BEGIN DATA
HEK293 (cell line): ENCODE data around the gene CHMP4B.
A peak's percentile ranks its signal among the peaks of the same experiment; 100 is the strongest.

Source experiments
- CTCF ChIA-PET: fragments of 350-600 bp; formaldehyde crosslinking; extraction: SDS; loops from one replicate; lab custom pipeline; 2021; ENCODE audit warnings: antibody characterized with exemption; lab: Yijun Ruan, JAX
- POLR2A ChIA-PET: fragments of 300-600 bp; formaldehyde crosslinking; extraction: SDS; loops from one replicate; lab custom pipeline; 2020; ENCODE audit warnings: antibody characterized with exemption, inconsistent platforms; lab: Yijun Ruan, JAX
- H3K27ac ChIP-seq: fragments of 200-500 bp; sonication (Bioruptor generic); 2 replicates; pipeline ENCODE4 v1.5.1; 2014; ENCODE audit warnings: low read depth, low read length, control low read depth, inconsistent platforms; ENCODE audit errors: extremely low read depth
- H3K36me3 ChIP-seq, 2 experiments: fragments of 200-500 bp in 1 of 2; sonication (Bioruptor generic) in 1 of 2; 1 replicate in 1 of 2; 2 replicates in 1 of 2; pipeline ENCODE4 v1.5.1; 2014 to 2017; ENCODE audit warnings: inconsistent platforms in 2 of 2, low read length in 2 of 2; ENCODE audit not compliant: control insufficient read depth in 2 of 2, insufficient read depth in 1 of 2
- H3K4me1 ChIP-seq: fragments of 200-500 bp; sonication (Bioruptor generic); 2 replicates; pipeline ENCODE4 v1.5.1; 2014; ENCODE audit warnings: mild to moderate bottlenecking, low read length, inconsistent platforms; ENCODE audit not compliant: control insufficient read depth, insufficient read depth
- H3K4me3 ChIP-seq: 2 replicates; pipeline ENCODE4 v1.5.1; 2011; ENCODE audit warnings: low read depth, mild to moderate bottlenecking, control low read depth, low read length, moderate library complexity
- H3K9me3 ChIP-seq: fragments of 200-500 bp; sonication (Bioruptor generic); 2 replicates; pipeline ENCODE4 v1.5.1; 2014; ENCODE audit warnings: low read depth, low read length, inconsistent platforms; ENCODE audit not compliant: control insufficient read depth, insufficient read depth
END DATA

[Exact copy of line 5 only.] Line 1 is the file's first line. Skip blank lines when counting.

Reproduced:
- POLR2A ChIA-PET: fragments of 300-600 bp; formaldehyde crosslinking; extraction: SDS; loops from one replicate; lab custom pipeline; 2020; ENCODE audit warnings: antibody characterized with exemption, inconsistent platforms; lab: Yijun Ruan, JAX